Her home in North Hollywood continues to have a revolving door that welcomes everyone, including strangers. That is because any friend of the family always becomes her friend too. She believes “all people are nice” and deserve to be taken care of.
One of her greatest joys is watching the members of the Hospitality Committee learn the meaning of ohana. Auntie Marian’s example of ohana is an inspiration because she has shown that family members are NEVER forgotten or left behind.
Brandon Ito was born and raised in Los Angeles. His parents, Jon and Donna Ito, and brothers Randy and Jared, say that he has always been extremely hard-working, passionate, and a generous individual.
He was involved in a variety of sports growing up, including golf, baseball, and CYC basketball, where he played for the Hollywood Dodgers and Tigers organizations. Ito was also chosen to participate as a member of the Yonsei 7 basketball team, traveling to Fukuoka.
In May 1999, Ito was diagnosed with myelogenous leukemia. In October 1999, he was blessed to receive a bone marrow transplant from his mother, who had a .005% chance of matching. During this time, he was doing media interviews to advocate for other cancer patients and encourage individuals in Japan to register to become bone marrow donors. In 2000, the Make-A-Wish Foundation flew him and his family to Denver to live out his childhood dream of having private golf lessons with Tiger Woods.
As a 13-year-old boy in middle school, this diagnosis changed his life, but never changed his spirit. Ito took this as an opportunity to give back to the community he truly respected. Thus began his mission to give back by volunteering with Asians for Miracle Marrow Matches (A3M) and the Jonathan Jacques Torch Run in Long Beach. In 2013, he started a nonprofit organization called the Brandon Ito Project, through which he donated toys to children in hospitals.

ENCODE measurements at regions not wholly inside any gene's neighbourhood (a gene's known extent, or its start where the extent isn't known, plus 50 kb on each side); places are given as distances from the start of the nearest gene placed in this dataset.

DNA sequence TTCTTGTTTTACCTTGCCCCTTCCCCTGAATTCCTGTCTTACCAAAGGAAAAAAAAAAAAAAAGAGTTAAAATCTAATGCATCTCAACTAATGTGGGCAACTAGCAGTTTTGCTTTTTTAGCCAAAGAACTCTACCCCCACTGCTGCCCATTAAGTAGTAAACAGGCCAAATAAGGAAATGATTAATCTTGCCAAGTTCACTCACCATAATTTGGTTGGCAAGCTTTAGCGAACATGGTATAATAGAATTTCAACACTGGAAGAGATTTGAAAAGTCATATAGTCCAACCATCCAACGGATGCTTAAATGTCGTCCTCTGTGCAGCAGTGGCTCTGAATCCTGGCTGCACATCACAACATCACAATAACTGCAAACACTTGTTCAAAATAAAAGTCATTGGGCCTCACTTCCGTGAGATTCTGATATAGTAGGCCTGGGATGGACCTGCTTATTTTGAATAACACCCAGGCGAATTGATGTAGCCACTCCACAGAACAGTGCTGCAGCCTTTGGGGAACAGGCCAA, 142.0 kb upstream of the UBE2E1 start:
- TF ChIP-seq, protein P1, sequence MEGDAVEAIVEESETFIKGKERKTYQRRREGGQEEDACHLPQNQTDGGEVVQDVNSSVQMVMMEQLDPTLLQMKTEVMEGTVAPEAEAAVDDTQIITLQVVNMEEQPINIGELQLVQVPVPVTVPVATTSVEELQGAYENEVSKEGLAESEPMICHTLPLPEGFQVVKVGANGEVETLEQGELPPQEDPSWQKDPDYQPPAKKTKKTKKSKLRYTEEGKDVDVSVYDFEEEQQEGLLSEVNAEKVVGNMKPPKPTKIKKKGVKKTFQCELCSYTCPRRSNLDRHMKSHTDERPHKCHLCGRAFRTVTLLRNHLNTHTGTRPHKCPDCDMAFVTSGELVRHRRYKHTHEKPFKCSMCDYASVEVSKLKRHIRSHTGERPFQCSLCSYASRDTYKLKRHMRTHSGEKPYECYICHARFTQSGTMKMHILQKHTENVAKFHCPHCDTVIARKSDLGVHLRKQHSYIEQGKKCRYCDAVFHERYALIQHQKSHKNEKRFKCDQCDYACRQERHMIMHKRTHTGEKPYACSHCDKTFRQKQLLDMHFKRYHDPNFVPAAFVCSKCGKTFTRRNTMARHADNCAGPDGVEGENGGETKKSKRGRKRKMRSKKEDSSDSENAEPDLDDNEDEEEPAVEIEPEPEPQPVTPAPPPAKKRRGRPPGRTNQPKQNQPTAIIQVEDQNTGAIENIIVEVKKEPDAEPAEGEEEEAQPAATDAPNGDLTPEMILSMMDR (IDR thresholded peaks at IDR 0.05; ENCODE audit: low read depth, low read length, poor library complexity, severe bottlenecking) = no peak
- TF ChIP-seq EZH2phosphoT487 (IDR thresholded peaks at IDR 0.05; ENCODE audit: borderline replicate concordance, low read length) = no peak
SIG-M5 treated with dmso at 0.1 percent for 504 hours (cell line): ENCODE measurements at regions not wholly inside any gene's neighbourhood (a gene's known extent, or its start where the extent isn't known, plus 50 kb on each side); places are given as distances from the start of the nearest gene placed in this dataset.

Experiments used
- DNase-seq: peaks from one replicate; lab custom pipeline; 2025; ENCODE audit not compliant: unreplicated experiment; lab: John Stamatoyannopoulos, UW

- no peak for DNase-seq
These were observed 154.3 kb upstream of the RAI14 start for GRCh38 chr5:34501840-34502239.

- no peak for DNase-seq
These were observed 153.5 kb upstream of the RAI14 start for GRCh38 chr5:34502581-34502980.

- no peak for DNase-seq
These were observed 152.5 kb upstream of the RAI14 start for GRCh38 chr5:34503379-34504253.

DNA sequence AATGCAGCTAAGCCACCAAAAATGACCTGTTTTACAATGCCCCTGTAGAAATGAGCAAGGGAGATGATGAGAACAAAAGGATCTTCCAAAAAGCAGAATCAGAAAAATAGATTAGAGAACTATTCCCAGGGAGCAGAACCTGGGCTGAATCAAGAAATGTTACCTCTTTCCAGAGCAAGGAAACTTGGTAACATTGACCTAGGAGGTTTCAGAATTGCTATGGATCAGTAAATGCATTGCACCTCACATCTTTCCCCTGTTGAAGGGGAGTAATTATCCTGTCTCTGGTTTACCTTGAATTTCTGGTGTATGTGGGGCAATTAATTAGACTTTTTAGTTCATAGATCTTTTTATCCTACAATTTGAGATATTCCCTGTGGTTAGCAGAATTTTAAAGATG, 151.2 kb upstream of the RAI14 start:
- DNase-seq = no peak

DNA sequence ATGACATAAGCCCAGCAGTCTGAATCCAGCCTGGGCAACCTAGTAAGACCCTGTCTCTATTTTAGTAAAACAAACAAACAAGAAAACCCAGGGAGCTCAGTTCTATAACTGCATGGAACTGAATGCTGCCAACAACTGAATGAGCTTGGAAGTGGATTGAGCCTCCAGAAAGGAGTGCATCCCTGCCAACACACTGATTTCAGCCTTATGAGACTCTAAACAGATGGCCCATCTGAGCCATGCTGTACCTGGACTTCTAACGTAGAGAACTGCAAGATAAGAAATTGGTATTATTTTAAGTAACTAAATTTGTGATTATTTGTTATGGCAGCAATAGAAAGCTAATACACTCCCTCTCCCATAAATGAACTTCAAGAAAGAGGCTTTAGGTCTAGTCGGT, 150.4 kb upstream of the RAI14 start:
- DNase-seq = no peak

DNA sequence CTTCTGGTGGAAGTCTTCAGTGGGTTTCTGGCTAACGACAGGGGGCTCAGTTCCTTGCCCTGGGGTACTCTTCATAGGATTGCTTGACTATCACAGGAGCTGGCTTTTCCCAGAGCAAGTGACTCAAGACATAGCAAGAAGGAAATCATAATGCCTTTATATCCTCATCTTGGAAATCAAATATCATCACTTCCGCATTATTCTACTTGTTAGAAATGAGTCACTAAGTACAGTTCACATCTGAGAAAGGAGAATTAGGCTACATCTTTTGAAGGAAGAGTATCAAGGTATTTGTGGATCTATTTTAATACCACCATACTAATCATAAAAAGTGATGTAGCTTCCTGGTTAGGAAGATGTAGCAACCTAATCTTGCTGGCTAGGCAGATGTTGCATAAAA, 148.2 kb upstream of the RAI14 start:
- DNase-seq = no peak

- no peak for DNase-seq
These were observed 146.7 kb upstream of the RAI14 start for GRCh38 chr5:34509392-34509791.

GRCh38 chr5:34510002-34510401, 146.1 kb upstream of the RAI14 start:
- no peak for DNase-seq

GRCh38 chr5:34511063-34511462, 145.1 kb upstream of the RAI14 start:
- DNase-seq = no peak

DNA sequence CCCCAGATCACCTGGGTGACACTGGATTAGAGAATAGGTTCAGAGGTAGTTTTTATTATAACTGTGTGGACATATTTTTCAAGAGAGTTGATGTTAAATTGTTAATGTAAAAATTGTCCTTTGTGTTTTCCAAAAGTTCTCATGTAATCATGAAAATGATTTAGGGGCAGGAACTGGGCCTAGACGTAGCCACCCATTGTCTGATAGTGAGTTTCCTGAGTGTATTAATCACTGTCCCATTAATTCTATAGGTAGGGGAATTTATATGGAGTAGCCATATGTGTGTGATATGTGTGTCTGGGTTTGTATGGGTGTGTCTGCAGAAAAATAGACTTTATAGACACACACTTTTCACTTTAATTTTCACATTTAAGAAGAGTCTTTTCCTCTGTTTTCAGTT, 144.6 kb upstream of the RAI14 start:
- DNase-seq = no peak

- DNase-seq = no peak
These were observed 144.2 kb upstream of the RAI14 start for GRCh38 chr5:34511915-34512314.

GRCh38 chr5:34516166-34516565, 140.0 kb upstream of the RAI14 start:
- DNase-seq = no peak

He wasn’t seeing the impact he wanted, as Ito wanted to do more to give back to the cancer community. This led him to change the mission of the organization. Ito looked back at his experience when he met Woods and wanted patients to have that same feeling he had.
In 2014, Ito changed the name of the project to My Wish List Foundation (MWLF). His organization started granting small, personal wishes for pediatric cancer patients to use in the hospital room during treatment. MWLF has granted wishes for 100 patients being treated at Children’s Hospital of Los Angeles, Children’s Hospital of Orange County, and UCLA Mattel Children’s Hospital.
In addition to granting wishes, MWLF had begun redecorating patient rooms and hospital facilities to create a more environmentally friendly experience for the kids and their families. This idea was brought about to make the patients feel at home surrounded by their favorite characters, toys, etc. In addition, MWLF has begun making care packages for parents and caregivers to help alleviate some of the stress they are going through during their child’s treatment process.
Along with his nonprofit organization, Ito works full-time as an adapted physical education teacher for the Los Angeles Unified School District, working with children with special needs. He is grateful for his overall experience and continues to contribute to the cancer and Japanese American communities.